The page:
A natural place to start building an API is with the AWS Lambda web console. When you navigate to the console, there is a simple wizard you can use to create a function. This is great and works for simple functions, but you will find that it will soon be less than adequate for working through building your API. You should choose a framework that will give you the ability to run and test Lambdas locally and then will aid you in packaging those and getting them to the Cloud. Google ‘Serverless Frameworks’ and you will see that there are many options. One provided by AWS is called AWS SAM. Let’s use that for this tutorial.

Install AWS SAM through the online docs.

Once installed, you can get a running serverless app with the ‘init’ command. This command will start you out with the following files:

 
sam init --runtime python3.7 
. 
├── README.md 
├── event.json 
├── hello_world 
│   ├── __init__.py 
│   ├── app.py 
│   └── requirements.txt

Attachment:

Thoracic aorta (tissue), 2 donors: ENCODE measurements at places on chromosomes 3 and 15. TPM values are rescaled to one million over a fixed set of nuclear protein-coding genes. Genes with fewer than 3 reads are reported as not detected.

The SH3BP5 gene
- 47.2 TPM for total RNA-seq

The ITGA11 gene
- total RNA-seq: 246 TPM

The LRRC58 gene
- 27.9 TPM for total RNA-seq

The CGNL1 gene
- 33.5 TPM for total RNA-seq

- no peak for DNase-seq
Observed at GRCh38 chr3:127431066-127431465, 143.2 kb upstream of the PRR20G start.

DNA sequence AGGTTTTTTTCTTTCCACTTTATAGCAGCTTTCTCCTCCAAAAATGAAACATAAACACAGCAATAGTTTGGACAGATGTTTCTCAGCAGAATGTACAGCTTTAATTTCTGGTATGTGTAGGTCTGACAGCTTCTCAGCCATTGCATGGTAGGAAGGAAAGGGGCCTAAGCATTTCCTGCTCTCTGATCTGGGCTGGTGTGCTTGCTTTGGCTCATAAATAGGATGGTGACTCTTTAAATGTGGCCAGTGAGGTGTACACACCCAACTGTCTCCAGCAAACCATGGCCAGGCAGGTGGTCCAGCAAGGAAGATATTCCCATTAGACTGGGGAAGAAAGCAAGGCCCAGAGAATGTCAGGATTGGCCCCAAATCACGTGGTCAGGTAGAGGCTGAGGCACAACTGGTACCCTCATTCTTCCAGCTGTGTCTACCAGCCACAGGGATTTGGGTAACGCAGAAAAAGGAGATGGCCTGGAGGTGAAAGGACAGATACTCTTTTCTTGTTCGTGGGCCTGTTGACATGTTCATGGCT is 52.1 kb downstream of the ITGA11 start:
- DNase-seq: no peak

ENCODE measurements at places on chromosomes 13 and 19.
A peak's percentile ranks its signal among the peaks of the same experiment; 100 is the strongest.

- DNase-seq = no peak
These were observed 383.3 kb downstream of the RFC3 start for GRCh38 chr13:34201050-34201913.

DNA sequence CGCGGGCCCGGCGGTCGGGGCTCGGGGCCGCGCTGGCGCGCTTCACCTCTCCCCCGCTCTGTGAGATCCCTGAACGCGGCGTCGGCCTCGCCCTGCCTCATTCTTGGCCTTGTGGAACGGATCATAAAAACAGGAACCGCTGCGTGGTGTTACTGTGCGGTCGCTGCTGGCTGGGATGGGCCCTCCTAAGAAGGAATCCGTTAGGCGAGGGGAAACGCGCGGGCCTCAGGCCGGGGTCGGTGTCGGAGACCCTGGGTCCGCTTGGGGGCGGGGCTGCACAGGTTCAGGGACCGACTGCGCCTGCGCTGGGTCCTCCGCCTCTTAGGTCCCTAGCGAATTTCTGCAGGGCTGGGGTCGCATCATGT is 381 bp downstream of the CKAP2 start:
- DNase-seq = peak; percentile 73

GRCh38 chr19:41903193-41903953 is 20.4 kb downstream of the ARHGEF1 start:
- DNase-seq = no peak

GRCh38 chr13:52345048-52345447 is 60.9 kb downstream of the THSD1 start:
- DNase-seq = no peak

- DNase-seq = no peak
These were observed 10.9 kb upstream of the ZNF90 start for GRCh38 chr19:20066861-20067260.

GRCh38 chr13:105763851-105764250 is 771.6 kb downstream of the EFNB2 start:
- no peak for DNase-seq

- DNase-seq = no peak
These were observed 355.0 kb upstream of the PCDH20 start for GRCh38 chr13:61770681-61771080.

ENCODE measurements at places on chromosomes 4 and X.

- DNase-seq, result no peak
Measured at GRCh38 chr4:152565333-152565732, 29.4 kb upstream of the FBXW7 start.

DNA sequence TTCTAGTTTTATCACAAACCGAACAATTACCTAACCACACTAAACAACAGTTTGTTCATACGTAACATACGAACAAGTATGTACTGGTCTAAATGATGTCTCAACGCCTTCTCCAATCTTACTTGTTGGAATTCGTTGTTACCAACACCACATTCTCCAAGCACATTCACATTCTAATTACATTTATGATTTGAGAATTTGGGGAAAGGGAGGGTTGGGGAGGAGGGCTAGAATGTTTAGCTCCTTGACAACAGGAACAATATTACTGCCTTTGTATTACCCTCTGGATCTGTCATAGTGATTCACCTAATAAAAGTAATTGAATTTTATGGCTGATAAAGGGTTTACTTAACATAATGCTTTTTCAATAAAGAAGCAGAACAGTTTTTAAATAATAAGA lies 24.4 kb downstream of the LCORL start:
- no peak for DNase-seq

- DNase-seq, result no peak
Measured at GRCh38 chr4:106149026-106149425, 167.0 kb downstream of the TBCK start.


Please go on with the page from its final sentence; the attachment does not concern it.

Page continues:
├── template.yaml 
└── tests 
    └── unit 
        ├── __init__.py 
        └── test_handler.py 


This app is ready out of the box. You can start this locally with the command:

 
sam local start-api 


You can then invoke this function as it’s running through your browser at http://localhost:3000/hello.

Awesome! Lambdas running locally, starting out right. This will make it way easier to iterate over our code and get things in shape before deploying.

Developer Tool 2: Debug locally

I remember in my early days of web development console.log() was my best friend but, then I was taught how to use the Chrome debugger tool! Certainly, logging has a place, but a step through debugger is crucial to those super tricky situations where you wish you could pause time. Luckily, we can achieve that same developer experience with our serverless apps.